This chapter establishes the basic ground rules of the ensuing CMS discussion.
What is content?
What is a content management system?
What does a CMS do for us?
What doesn't a CMS do (that too many people assume it does)?
What are the different genres of CMS software?
On how the discipline of content management is different than the software and why it can be different for everyone.
The discipline of content management–the accumulated theories, best practices, and accepted patterns of the field–transcends any specific system. In this sense, it's a Platonic ideal: an abstract, subjective representation of how content is to be managed.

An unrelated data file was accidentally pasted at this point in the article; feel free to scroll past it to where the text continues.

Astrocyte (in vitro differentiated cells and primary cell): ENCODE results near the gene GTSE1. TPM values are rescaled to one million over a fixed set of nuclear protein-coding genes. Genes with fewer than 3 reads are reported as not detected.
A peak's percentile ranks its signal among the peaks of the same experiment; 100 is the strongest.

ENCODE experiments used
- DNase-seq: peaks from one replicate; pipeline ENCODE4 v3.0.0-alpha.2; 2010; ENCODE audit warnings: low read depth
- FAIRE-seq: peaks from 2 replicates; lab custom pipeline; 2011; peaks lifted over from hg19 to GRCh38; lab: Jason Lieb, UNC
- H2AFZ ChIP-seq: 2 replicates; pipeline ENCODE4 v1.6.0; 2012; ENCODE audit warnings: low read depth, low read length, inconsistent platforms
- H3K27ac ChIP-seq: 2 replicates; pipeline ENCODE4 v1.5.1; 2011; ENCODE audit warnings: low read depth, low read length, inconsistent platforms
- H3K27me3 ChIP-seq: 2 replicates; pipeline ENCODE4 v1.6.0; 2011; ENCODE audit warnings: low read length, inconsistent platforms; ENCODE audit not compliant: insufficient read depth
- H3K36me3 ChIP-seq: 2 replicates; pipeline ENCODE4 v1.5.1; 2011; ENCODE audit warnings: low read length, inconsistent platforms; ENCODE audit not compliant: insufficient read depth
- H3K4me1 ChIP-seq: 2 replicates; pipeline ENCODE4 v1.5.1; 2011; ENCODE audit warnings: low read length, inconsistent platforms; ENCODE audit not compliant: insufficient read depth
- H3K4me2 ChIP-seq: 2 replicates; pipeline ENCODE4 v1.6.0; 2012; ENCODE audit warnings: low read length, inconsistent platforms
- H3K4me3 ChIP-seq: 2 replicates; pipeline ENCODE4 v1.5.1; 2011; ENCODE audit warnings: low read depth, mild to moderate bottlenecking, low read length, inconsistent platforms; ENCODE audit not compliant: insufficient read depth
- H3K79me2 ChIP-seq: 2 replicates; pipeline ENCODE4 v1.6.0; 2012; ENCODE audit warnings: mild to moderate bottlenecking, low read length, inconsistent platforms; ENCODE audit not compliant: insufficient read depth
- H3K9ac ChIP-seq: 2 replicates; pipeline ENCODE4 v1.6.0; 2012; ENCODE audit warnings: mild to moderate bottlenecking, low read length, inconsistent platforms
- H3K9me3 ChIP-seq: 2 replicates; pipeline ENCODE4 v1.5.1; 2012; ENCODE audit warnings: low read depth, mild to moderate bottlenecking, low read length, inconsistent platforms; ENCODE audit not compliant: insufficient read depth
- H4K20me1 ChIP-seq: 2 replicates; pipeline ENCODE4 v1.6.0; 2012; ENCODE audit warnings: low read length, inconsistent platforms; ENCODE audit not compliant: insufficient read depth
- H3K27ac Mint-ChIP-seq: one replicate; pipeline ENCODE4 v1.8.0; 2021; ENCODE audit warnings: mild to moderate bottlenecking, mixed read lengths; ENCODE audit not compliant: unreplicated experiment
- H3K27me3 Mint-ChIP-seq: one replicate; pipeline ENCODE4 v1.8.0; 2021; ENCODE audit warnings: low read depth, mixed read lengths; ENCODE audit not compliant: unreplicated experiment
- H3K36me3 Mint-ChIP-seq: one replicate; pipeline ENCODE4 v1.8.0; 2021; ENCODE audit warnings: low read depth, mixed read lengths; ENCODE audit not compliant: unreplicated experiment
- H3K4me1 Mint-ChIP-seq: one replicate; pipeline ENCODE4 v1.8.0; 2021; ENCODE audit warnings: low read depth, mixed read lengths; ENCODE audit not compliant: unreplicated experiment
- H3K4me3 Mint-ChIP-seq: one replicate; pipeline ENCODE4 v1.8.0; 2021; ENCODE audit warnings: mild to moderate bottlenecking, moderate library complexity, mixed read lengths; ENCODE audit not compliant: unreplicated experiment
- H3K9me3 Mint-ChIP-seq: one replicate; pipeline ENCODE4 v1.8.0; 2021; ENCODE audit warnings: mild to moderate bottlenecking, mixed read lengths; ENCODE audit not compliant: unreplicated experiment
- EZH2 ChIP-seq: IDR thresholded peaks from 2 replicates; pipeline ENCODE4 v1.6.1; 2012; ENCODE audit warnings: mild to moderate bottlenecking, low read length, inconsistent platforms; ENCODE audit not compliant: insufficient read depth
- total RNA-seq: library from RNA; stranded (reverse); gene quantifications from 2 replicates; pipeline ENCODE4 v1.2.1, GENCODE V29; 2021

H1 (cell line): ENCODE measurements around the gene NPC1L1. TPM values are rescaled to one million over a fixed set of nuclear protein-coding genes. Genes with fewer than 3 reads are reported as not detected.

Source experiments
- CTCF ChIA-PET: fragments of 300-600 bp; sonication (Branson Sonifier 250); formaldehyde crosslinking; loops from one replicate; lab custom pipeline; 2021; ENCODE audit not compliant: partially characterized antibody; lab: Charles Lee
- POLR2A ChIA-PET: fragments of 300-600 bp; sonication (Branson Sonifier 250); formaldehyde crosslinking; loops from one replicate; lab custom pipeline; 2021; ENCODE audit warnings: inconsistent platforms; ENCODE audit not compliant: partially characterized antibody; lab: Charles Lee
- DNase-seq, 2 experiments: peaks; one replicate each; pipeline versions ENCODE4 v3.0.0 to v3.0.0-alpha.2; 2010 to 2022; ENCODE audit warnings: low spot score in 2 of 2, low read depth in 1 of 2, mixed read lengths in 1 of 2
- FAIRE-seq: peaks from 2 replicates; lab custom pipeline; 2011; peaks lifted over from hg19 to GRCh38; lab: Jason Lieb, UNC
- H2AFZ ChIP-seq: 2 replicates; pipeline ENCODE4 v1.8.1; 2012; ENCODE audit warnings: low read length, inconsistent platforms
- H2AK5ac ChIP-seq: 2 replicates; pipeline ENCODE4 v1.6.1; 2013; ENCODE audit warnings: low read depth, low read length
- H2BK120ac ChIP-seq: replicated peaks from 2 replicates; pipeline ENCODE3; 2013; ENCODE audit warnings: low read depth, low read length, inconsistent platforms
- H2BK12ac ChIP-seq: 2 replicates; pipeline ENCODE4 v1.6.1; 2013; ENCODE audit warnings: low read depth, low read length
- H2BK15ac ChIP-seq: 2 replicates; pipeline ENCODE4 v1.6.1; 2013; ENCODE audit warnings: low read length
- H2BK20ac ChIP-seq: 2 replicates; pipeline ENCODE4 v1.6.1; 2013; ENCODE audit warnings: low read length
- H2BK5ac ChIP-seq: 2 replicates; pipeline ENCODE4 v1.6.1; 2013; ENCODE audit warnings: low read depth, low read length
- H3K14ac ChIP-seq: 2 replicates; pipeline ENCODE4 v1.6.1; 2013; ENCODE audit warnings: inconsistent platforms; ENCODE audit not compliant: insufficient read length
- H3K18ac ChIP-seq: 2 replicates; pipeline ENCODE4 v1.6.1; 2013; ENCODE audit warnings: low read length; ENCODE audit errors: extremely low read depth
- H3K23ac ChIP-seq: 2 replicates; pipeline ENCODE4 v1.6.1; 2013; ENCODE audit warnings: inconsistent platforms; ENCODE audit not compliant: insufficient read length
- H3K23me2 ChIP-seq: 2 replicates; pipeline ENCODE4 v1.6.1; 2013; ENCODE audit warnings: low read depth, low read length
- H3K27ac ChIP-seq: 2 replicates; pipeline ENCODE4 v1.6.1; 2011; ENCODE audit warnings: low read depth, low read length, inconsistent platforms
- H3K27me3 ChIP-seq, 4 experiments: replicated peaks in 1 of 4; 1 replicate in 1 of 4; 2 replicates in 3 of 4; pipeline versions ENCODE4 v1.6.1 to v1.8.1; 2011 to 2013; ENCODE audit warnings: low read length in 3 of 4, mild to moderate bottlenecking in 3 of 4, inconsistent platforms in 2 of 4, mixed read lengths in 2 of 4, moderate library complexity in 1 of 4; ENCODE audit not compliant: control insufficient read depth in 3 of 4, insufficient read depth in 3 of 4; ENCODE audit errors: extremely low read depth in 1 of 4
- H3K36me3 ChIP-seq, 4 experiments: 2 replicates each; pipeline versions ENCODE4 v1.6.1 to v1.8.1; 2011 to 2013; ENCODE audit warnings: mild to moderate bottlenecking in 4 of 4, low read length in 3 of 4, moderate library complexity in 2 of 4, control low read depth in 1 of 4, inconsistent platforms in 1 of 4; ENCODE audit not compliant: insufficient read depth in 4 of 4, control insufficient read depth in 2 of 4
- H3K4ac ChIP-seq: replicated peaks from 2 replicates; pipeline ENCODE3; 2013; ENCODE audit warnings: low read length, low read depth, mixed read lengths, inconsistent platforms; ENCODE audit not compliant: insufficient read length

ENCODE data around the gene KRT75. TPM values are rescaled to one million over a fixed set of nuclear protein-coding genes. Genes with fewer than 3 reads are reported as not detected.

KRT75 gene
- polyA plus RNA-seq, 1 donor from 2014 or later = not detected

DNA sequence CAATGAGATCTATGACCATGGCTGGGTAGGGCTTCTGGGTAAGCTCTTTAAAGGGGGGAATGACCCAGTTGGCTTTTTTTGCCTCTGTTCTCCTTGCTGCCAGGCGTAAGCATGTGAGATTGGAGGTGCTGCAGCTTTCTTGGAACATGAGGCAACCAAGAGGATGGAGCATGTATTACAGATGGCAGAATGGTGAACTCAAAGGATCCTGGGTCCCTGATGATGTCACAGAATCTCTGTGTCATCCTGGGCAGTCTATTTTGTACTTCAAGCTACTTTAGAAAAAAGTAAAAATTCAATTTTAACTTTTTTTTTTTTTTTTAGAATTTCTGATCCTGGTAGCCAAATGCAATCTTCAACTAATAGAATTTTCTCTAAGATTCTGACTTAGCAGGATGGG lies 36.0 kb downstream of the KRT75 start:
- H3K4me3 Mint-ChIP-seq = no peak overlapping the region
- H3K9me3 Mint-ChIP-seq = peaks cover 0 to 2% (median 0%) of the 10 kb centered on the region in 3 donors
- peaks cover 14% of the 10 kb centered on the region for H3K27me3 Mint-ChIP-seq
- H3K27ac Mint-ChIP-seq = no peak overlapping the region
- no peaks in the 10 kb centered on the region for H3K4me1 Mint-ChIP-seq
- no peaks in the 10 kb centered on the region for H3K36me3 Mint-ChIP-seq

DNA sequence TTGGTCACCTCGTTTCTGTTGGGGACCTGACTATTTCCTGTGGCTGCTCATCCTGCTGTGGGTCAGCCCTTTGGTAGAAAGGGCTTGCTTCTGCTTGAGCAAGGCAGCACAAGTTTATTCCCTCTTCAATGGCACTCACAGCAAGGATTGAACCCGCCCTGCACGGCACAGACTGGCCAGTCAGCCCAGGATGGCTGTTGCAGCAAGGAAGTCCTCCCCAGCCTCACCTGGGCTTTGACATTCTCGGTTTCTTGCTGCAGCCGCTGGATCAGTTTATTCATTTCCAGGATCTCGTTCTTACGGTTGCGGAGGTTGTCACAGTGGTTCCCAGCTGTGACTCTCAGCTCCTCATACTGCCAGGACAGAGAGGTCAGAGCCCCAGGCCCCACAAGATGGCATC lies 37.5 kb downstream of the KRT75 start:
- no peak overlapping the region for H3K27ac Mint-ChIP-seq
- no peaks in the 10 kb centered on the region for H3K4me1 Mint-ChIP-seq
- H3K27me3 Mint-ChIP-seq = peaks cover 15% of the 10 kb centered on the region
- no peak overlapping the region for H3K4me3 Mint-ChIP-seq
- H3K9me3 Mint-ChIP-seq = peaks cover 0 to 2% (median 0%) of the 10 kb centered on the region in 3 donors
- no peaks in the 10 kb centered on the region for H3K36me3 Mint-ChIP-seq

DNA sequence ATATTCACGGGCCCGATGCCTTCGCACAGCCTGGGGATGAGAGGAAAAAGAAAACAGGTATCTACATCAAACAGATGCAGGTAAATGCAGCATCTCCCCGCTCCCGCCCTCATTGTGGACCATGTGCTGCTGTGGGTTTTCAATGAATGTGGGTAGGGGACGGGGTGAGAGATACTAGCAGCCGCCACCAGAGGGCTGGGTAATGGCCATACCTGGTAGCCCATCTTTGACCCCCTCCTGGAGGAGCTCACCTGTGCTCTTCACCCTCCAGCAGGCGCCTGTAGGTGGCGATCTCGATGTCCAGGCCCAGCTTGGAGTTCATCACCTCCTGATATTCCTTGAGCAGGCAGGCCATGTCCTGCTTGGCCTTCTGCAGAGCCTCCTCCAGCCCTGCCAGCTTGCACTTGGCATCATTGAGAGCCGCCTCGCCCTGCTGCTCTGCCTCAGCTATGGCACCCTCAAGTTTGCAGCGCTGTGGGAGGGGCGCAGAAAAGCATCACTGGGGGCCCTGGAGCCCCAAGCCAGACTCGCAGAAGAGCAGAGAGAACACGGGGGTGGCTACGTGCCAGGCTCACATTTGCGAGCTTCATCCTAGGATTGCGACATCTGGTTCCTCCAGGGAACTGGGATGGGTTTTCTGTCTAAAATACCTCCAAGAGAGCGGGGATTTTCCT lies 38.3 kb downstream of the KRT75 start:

The specifics of this ideal can be very different depending on the experiences, preferences, and needs of the observer. This means there's no single, accepted definition for content management as a discipline, just a set of debatable best practices. While people might try to lay claim to a Grand Unified Theory of Content Management, no such thing exists.